Ride-hailing company Lyft filed the paperwork for its initial public offering last Friday, lifting the veil on how its fast-growing business is performing financially. According to the filing, 30.7 million people hitched a ride with one of the 1.9 million drivers offering their services on Lyft’s platform last year. Total bookings, i.e. the total amount paid by passengers before deducting the drivers’ share and other expenses amounted to $8.1 billion in 2018, up from $1.9 and $4.6 billion in 2016 and 2017, respectively. Lyft’s actual take was considerably smaller than that though at $2.1 billion, while its losses for 2018 piled up to more than $900 million.
As our chart illustrates, these numbers make Lyft the smaller of the two dominant ride-hailing companies in the United States. Uber, which operates in more international markets than its main competitor does, generated $50 billion in gross bookings last year, with revenues amounting to $11.3 billion. What both companies have in common is the fact that they’re losing money at a worrying rate. Uber lost roughly $1.8 billion in 2018, posing the question whether the ride-hailing business model is sustainable in the long run.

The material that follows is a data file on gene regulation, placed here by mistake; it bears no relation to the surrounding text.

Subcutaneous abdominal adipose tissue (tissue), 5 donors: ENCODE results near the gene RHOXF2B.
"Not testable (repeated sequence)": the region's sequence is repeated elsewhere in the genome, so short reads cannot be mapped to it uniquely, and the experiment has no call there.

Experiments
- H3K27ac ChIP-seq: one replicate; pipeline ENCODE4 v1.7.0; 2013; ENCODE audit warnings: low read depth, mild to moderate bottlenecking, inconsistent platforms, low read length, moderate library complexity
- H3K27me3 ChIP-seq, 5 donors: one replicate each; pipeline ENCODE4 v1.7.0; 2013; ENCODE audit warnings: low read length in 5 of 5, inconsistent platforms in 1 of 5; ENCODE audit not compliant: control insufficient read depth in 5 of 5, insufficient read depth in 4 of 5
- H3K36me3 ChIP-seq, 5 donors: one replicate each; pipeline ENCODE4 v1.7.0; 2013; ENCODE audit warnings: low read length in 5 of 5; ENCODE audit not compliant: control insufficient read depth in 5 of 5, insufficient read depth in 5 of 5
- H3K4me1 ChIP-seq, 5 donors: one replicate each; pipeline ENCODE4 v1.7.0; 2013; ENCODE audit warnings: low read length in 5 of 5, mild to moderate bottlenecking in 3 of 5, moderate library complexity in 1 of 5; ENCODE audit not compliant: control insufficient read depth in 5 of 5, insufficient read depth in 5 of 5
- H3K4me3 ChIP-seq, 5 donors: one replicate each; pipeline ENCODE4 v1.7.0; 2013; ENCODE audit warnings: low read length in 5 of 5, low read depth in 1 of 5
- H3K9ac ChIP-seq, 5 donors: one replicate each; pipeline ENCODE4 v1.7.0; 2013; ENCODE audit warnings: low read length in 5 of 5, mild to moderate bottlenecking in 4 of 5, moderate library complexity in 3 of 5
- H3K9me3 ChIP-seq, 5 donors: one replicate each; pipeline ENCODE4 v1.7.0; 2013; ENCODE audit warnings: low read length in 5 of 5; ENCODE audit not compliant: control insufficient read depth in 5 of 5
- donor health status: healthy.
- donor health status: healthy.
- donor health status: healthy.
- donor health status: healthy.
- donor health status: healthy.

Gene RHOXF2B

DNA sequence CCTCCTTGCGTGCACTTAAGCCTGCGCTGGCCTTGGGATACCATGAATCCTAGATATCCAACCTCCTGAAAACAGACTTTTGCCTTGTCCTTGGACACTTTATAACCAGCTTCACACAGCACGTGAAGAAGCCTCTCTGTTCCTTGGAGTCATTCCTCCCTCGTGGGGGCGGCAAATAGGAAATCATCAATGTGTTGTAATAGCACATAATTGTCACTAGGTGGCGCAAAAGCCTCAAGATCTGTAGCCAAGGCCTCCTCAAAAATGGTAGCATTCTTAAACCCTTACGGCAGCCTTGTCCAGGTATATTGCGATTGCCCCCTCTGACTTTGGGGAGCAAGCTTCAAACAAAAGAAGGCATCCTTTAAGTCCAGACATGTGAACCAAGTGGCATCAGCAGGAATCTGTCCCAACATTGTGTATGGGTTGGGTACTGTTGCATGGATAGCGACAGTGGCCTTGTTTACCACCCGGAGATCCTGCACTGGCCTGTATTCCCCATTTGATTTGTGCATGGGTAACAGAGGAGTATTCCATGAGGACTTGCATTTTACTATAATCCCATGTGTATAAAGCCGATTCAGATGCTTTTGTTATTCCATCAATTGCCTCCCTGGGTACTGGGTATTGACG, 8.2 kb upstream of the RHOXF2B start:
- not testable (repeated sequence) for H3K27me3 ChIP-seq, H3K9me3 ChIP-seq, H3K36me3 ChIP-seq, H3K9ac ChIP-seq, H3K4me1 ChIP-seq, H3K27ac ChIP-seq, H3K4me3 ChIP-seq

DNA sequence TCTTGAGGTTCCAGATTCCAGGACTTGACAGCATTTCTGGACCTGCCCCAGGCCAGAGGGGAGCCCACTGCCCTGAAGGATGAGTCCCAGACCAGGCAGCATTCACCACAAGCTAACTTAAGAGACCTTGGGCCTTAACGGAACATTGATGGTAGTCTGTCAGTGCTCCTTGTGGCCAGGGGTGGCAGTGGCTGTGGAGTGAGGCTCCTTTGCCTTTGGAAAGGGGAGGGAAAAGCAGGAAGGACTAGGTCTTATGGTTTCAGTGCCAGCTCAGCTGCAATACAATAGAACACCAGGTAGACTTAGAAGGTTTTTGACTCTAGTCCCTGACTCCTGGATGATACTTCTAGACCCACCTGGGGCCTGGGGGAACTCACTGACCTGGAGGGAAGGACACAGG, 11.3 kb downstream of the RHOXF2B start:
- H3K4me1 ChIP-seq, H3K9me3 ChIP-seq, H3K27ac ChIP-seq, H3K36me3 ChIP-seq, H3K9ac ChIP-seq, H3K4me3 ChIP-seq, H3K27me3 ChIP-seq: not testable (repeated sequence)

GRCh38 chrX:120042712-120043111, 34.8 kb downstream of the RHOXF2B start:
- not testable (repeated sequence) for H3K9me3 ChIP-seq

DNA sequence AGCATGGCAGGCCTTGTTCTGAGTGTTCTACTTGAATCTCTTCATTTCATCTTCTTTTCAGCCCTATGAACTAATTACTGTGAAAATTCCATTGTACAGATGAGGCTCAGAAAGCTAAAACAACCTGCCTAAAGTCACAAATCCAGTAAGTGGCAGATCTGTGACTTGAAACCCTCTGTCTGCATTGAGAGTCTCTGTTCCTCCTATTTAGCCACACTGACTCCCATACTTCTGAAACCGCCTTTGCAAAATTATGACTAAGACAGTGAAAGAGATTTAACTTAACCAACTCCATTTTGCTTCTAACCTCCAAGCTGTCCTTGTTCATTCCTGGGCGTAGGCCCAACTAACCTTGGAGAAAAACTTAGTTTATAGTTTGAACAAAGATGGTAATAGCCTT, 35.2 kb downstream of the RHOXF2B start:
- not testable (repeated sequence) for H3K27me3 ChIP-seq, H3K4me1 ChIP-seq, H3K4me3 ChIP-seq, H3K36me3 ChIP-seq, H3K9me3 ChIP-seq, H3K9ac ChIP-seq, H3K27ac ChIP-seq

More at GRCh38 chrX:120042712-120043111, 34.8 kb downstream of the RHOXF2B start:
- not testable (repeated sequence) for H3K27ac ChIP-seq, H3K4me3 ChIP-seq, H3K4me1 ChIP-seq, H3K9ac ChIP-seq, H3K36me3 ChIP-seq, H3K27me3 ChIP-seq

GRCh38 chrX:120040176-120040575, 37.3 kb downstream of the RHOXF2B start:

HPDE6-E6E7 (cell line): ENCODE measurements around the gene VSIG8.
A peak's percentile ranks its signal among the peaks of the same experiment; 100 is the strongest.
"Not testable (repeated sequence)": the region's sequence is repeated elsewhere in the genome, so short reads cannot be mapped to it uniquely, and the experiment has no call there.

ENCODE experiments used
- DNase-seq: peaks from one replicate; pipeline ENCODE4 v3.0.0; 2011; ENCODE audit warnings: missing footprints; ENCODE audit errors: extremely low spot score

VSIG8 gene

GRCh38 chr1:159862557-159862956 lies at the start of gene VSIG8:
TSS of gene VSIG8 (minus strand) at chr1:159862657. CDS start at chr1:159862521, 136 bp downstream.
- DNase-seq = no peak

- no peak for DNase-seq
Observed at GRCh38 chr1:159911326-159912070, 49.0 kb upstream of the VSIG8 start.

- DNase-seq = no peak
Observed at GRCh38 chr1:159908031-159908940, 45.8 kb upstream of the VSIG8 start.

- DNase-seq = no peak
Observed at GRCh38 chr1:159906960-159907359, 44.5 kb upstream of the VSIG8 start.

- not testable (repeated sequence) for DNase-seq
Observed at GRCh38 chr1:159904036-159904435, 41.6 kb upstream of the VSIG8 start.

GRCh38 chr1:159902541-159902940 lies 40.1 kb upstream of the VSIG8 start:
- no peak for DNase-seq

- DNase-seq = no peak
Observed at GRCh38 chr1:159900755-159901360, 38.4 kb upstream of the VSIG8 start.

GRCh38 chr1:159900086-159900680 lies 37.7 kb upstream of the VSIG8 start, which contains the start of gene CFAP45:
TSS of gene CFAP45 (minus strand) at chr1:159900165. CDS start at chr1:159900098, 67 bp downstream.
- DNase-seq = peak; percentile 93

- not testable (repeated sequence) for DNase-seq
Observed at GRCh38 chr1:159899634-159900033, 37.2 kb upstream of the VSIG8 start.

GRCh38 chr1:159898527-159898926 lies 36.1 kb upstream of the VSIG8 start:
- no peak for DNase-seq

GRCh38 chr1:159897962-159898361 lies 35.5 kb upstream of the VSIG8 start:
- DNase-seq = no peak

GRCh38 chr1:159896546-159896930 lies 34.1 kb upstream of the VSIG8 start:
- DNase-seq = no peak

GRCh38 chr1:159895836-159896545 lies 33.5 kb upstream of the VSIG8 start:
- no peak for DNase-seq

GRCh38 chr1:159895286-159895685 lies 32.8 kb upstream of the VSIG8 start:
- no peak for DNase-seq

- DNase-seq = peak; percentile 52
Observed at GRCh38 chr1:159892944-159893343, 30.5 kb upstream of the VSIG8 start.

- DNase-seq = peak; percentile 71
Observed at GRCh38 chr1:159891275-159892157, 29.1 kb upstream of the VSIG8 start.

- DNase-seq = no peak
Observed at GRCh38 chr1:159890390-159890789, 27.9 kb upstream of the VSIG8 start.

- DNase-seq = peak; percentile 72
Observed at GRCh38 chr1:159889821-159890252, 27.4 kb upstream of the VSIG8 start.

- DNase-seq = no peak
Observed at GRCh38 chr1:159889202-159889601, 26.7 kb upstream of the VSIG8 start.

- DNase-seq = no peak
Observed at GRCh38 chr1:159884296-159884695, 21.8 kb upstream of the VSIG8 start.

In recent years shared mobility services have gained prominence in the United States and elsewhere as more and more people realized that owning a car is inefficient for most, especially in chronically congested metropolitan areas. Lyft is reportedly looking for a valuation of $20 to $25 billion in its upcoming IPO, while Uber, also expected to go public this year, could seek a valuation between $70 and $100 billion in what would be one of the largest IPOs in history.
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